Following Jürgen Habermas, Nicholas Garnham (1986) defines the public sphere as the network of media, educational, knowledge and opinion-forming institutions within civil society whose operation is conducive to the emergence of public opinion as a political power. Of those, the mass media are today perhaps the most powerful element of the public sphere. Peter Dahlgren (1987) makes the point that the components of the public sphere (including prominently the production of news, views and ideas in public circulation) derive from, mediate and serve to reproduce the existing social order. The more a society is integrated and united around the fundamental values of the existing social order, the more likely it is to have just one public sphere. The more divided it is, the greater the likelihood of the various groups within it creating institutions of will- and opinion-formation constituting different public spheres, taking fundamentally different stands on the legitimacy of the prevailing social order, and the desirability of its continued existence (cf. Negt and Kluge 1983; Downing 1984, 1988).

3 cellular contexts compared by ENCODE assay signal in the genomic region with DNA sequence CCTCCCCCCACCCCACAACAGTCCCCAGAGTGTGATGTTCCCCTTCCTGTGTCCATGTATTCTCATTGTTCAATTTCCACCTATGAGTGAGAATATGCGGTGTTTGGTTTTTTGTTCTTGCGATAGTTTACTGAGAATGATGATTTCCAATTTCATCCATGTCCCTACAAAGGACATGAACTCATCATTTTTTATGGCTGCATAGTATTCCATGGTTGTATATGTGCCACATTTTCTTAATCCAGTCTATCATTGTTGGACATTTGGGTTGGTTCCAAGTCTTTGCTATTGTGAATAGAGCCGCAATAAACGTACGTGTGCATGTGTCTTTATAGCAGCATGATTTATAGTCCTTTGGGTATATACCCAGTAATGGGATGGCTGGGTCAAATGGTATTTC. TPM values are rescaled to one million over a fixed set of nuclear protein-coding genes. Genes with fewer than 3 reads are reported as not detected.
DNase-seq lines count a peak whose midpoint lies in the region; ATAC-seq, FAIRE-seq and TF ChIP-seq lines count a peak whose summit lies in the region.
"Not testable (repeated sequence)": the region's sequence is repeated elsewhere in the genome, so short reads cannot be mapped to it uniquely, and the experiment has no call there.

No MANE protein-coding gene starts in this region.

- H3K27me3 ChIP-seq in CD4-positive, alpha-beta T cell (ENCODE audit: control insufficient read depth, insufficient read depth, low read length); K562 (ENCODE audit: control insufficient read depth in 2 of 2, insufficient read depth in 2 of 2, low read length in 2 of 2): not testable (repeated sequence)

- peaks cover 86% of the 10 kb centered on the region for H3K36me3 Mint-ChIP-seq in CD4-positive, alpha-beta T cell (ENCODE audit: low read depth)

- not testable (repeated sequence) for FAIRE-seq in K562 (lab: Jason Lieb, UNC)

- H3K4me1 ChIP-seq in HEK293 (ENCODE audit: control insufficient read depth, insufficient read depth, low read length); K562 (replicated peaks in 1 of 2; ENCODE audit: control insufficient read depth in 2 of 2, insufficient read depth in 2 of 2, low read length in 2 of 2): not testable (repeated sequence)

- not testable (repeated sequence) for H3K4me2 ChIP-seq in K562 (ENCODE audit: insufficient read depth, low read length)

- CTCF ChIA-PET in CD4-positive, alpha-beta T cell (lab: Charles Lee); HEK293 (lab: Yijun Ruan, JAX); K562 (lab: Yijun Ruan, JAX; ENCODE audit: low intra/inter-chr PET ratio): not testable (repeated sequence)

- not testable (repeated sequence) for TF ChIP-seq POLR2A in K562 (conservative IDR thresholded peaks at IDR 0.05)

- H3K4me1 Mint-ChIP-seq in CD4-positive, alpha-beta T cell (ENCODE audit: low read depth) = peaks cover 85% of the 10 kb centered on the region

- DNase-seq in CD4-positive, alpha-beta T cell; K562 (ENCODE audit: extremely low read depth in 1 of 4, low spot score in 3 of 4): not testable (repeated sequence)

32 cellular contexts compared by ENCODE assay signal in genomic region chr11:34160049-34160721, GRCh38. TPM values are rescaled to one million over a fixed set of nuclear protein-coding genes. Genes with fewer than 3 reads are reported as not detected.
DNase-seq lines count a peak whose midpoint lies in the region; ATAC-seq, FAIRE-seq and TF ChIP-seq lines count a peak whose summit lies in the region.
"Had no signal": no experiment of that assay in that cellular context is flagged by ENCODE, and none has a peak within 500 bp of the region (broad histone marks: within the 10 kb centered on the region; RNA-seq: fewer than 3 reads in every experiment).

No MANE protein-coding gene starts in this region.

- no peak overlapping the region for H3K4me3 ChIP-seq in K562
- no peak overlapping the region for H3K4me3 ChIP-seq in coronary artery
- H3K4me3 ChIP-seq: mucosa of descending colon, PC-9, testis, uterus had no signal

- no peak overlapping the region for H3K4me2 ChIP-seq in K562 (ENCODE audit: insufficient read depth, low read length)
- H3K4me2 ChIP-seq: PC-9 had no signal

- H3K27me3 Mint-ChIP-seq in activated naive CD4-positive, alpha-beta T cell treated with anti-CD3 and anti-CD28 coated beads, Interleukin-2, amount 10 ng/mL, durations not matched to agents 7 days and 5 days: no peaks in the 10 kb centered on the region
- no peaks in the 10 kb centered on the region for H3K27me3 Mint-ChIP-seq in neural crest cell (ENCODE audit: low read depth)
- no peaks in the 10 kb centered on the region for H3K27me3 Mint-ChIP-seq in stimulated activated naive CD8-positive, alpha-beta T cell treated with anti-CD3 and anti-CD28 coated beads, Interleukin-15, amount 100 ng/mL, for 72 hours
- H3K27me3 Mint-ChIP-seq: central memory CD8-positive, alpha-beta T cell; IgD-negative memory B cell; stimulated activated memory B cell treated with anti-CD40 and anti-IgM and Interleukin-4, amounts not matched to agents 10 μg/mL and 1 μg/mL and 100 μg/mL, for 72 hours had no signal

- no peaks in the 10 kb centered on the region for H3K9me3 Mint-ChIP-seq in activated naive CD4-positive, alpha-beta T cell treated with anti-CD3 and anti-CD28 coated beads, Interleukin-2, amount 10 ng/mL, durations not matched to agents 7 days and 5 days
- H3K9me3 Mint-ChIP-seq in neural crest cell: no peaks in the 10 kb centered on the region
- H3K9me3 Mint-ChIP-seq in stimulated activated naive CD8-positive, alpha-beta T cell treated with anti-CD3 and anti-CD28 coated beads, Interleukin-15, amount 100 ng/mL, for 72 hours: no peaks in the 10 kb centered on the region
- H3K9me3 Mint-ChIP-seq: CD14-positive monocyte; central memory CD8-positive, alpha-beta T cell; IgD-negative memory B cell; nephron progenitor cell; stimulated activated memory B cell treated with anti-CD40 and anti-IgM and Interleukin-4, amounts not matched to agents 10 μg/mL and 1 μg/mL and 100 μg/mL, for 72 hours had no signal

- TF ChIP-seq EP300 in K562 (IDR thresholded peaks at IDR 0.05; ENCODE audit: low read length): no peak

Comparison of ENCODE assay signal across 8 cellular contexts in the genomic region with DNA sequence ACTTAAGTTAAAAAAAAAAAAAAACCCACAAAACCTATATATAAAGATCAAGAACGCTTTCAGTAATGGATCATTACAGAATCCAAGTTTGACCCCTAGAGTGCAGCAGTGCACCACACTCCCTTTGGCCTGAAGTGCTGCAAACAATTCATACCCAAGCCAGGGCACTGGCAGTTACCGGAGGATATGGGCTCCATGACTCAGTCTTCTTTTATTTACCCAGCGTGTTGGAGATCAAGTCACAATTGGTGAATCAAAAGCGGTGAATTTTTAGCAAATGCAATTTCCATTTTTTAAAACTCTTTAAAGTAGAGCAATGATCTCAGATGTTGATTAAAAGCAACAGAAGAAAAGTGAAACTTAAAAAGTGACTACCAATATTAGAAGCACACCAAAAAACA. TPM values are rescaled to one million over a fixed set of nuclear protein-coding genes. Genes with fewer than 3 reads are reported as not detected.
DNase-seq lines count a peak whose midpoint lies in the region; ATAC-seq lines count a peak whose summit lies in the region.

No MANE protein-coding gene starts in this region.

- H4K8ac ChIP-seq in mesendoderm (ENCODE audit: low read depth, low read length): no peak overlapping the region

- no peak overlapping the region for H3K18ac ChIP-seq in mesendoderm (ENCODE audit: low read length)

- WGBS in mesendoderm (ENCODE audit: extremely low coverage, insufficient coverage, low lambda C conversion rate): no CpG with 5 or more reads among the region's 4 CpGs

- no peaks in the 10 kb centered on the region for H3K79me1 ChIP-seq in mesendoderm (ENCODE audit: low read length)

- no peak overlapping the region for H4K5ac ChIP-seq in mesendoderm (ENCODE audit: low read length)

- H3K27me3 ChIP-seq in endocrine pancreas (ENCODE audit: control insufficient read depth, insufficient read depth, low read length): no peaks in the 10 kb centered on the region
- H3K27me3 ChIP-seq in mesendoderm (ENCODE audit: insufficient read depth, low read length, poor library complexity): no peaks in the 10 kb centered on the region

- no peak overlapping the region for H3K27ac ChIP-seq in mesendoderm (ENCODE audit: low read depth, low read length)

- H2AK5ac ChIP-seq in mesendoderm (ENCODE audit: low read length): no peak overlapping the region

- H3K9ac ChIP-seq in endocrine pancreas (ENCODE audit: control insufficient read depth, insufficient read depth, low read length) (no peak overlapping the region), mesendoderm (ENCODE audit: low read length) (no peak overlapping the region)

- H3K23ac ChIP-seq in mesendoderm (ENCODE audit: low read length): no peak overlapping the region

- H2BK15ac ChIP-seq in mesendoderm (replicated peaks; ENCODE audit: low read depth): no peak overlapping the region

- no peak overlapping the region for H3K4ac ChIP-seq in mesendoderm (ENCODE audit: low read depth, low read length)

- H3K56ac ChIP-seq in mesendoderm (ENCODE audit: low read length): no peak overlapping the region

The moot question here is how large the group has to be and how extensive an institutional network with what social reach (or impact, which can be far greater, though more difficult to conceptualize and study) it has to generate for the purpose of opinion-formation and expression to be recognized as a full-fledged separate public sphere. Also, it can be assumed that apart from the question of the social order, ideas circulating within the different public spheres are likely to overlap to some extent. So, how much overlap can there be without the different public spheres merging